Dunedin wasn’t quite how I remembered it. I don’t know if there’s been a lot of investment in it or that my perceptions of things in 2007 were skewed by alcohol and fatigue. Anyway, I liked Dunedin then and still like it.

Shortly after I arrived in my hotel, I had an email from the Otago Daily Times requesting an interview. As I don’t have a Kiwi sim card, a phone interview wasn’t feasible. So we did a Q&A over email.

Later on, a photographer was sent out to take a picture of me. I don’t think this has happened since I was in the birthday listings in the Stroud News and Journal when I was eight or nine years old. I’m more familiar with the other side of things.

The photographer even had a company car. I was amazed, as company cars were unheard of for reporters and photographers in my time at the local paper.

Onto the shows, ticket sales had been much quieter than I’m used to. On many occasions over the last couple of months, I would receive a daily automated ticket sales email to tell me I had not sold any tickets on that day.

I later learned that this is largely because people in Dunedin don’t really buy tickets for anything, which does explain a lot.

Fortunately, sales did pick up. In a 50 seater room, I had around 40 for the first show, which was pretty good going. It was also another lively one. I do love Kiwi crowds.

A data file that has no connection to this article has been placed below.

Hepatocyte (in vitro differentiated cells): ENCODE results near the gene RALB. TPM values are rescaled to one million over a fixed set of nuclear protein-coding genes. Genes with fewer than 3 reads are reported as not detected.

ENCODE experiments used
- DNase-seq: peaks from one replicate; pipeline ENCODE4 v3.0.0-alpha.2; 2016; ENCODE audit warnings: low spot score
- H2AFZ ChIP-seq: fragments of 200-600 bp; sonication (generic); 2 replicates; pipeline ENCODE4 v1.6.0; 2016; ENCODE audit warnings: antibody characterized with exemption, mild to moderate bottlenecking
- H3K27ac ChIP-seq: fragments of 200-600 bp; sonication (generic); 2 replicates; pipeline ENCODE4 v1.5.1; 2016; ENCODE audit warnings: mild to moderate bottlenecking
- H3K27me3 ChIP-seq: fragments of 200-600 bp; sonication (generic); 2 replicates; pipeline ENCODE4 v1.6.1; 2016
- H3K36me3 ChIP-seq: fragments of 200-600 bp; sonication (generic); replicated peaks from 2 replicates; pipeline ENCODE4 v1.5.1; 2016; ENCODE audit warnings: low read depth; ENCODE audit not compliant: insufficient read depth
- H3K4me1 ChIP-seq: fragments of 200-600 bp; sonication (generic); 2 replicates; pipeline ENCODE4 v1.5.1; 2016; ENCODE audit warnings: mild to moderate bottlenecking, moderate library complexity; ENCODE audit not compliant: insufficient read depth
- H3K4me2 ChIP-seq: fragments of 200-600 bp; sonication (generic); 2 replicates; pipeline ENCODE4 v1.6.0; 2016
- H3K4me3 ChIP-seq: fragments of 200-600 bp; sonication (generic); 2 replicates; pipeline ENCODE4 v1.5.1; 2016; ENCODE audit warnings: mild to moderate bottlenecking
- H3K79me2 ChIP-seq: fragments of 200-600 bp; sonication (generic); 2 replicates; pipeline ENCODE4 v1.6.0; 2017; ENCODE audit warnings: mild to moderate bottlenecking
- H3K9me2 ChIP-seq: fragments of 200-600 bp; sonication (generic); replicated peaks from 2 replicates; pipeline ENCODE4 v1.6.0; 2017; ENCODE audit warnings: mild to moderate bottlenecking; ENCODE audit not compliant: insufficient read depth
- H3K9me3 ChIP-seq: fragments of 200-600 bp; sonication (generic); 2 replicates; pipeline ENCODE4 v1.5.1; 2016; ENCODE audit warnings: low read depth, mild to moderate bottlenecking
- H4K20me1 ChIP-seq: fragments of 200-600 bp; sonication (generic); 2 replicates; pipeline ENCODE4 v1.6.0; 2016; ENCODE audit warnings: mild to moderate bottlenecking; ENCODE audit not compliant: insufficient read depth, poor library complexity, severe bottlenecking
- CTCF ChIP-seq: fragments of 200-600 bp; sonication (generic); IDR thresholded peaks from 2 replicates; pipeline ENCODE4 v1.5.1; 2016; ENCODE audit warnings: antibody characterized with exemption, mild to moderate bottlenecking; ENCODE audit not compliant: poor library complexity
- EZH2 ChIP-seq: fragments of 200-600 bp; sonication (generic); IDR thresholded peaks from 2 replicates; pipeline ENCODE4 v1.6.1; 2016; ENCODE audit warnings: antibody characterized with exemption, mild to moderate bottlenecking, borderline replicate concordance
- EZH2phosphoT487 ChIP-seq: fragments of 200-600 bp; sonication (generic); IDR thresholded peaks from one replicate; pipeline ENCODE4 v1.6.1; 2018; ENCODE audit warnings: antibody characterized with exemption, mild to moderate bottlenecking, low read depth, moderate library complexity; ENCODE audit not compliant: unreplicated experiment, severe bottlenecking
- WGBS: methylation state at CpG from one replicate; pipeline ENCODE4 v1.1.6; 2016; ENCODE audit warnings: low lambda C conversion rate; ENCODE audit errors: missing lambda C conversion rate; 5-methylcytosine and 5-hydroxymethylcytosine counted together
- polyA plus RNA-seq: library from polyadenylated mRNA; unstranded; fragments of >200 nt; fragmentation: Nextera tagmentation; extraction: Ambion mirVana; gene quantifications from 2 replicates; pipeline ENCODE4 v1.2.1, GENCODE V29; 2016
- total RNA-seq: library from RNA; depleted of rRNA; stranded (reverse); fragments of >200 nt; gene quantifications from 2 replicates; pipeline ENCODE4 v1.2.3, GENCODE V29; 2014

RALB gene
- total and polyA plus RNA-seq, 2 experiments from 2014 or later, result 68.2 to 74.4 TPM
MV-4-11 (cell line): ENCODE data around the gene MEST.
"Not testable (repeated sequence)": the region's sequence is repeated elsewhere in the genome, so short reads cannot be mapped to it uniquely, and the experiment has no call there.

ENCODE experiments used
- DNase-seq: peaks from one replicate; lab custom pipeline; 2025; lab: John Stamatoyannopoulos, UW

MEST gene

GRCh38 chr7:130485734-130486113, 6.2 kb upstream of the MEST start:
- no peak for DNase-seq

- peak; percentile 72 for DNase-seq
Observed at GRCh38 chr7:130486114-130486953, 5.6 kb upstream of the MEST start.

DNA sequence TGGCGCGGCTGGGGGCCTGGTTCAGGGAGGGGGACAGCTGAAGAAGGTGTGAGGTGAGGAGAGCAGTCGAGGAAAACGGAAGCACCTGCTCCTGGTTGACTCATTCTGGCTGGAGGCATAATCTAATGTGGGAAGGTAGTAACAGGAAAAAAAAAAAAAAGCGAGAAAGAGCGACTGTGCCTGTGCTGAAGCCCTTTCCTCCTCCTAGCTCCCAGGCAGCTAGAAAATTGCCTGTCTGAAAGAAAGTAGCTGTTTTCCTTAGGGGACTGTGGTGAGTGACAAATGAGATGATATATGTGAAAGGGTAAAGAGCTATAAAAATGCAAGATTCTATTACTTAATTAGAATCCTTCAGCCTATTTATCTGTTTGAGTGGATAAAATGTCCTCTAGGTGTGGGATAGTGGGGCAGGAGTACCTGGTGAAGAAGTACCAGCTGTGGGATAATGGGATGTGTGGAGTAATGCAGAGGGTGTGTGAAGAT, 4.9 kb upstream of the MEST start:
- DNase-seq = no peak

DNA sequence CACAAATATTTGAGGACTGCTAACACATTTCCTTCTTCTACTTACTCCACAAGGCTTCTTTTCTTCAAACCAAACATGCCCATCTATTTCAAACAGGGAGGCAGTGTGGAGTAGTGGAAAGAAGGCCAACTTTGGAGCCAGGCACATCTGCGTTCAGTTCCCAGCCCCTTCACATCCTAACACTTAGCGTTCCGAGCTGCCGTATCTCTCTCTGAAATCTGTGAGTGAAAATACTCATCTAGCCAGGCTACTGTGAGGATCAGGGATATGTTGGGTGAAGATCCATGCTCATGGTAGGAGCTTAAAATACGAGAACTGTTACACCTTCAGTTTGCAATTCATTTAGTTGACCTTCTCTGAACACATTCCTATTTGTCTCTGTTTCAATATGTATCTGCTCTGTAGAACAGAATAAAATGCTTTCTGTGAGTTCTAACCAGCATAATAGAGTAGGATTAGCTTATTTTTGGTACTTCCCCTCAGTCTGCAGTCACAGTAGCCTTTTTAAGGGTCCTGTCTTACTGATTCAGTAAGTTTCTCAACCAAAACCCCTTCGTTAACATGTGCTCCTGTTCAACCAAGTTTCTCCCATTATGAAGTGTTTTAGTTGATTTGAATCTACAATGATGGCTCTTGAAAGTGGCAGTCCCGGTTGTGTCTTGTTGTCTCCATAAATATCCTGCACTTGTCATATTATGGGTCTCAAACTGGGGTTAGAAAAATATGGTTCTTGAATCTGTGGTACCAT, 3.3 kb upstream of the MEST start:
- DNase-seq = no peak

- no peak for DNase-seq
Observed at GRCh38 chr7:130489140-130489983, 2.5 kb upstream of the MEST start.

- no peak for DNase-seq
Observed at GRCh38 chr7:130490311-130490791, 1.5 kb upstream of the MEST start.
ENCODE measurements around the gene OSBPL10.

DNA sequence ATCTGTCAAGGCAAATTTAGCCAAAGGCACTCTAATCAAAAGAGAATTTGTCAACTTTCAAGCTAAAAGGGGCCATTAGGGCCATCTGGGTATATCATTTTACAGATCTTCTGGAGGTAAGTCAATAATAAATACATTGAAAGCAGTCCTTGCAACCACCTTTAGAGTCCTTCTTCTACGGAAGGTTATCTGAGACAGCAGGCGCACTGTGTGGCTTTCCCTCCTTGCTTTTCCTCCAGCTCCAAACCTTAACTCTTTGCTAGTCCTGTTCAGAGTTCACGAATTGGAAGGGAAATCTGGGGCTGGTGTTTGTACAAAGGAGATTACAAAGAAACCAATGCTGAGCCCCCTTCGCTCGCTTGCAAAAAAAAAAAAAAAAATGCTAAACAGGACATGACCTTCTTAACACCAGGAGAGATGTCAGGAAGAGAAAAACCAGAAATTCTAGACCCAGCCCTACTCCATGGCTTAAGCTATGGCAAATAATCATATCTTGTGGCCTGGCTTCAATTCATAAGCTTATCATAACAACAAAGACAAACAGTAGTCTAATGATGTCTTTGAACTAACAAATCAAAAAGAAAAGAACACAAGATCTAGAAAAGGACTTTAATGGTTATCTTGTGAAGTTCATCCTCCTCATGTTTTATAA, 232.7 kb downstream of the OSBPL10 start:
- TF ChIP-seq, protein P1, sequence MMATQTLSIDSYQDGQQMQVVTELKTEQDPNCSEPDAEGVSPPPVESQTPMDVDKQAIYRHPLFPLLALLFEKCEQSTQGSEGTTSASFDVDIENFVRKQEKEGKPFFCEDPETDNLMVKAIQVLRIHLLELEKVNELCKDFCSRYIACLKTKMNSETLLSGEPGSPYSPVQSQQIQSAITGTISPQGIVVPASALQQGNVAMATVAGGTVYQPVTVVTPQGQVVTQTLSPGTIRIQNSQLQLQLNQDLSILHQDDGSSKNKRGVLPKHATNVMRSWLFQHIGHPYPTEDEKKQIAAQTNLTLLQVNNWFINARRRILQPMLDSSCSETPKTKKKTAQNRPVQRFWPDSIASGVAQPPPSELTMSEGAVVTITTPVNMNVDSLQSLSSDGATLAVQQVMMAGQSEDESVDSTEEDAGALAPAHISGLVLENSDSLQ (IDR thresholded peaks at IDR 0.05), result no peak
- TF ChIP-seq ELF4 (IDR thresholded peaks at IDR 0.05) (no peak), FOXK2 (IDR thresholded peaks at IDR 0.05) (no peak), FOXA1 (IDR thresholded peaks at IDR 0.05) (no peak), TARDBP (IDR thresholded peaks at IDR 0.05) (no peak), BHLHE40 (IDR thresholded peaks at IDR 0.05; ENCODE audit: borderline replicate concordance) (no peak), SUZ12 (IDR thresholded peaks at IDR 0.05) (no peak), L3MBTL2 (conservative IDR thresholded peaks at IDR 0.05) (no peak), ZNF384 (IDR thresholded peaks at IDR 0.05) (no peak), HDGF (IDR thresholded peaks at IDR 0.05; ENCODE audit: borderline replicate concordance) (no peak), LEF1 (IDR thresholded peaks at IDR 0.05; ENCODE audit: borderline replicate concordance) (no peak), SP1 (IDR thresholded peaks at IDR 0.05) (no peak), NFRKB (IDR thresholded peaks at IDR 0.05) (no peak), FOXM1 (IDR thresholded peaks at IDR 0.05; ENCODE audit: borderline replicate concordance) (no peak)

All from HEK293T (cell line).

A few things went wrong, mainly the facts bell refusing to cooperate on several occassions. But it didn’t spoil the show and also got a few more laughs along the way.

For the second show, there wasn’t enough room for everyone who wanted to see it. If only they’d come on the previous day.

So, half an hour after the triumphant end to what was meant to be my final show, I did another performance due to overwhelming demand.

However, the extra show ended up being in front of nine people. It felt a bit anticlimactic after the previous show. Still, they paid to see it and more money helps reduce travel costs further.

And that brought an end to my NZ shows for this year.

This morning, I got a bus to Queenstown at 8.30am. Unlike in 2007, the bus wasn’t full of public school-educated 18 year olds. I am grateful for this.

I’m here for two nights, specifically to do the Nevis bungy/bungee before I fly home.

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How To Win A Pub Quiz Mini International Tour. Stop three: Christchurch

In Christchurch, things didn’t go entirely to plan.

What was originally offered as a free stay in a four-star hotel turned into a stay on a sofa, which later turned into nothing. So back to my hostel roots I went. I haven’t missed staying in hostels, but I splashed out on a single room to avoid sharing a dorm.